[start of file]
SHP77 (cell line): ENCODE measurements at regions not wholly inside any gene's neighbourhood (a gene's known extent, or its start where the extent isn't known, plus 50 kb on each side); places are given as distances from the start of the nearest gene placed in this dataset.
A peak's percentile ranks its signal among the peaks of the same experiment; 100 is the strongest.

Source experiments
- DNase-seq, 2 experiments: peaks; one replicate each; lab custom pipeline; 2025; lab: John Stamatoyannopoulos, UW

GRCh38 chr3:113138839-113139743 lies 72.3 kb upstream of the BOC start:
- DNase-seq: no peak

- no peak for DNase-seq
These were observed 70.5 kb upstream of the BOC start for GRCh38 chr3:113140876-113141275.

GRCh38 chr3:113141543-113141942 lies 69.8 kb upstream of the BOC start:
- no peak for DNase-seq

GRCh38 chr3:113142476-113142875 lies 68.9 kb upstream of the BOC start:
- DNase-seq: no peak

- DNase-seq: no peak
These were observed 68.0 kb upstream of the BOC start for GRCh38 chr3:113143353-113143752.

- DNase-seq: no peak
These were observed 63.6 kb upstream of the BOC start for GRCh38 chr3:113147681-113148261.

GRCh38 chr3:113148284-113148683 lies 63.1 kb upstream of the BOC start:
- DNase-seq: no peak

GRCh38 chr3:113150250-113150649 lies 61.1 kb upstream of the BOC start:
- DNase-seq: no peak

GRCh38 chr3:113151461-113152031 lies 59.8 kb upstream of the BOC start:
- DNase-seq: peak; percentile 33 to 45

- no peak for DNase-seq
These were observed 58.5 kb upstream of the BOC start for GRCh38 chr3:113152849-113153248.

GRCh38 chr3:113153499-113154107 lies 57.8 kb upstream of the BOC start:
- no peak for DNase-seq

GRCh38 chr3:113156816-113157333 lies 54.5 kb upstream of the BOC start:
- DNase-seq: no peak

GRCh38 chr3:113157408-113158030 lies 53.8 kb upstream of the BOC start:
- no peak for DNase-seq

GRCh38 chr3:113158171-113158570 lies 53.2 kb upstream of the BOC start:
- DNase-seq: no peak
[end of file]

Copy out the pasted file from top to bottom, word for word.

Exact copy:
SHP77 (cell line): ENCODE measurements at regions not wholly inside any gene's neighbourhood (a gene's known extent, or its start where the extent isn't known, plus 50 kb on each side); places are given as distances from the start of the nearest gene placed in this dataset.
A peak's percentile ranks its signal among the peaks of the same experiment; 100 is the strongest.

Source experiments
- DNase-seq, 2 experiments: peaks; one replicate each; lab custom pipeline; 2025; lab: John Stamatoyannopoulos, UW

GRCh38 chr3:113138839-113139743 lies 72.3 kb upstream of the BOC start:
- DNase-seq: no peak

- no peak for DNase-seq
These were observed 70.5 kb upstream of the BOC start for GRCh38 chr3:113140876-113141275.

GRCh38 chr3:113141543-113141942 lies 69.8 kb upstream of the BOC start:
- no peak for DNase-seq

GRCh38 chr3:113142476-113142875 lies 68.9 kb upstream of the BOC start:
- DNase-seq: no peak

- DNase-seq: no peak
These were observed 68.0 kb upstream of the BOC start for GRCh38 chr3:113143353-113143752.

- DNase-seq: no peak
These were observed 63.6 kb upstream of the BOC start for GRCh38 chr3:113147681-113148261.

GRCh38 chr3:113148284-113148683 lies 63.1 kb upstream of the BOC start:
- DNase-seq: no peak

GRCh38 chr3:113150250-113150649 lies 61.1 kb upstream of the BOC start:
- DNase-seq: no peak

GRCh38 chr3:113151461-113152031 lies 59.8 kb upstream of the BOC start:
- DNase-seq: peak; percentile 33 to 45

- no peak for DNase-seq
These were observed 58.5 kb upstream of the BOC start for GRCh38 chr3:113152849-113153248.

GRCh38 chr3:113153499-113154107 lies 57.8 kb upstream of the BOC start:
- no peak for DNase-seq

GRCh38 chr3:113156816-113157333 lies 54.5 kb upstream of the BOC start:
- DNase-seq: no peak

GRCh38 chr3:113157408-113158030 lies 53.8 kb upstream of the BOC start:
- no peak for DNase-seq

GRCh38 chr3:113158171-113158570 lies 53.2 kb upstream of the BOC start:
- DNase-seq: no peak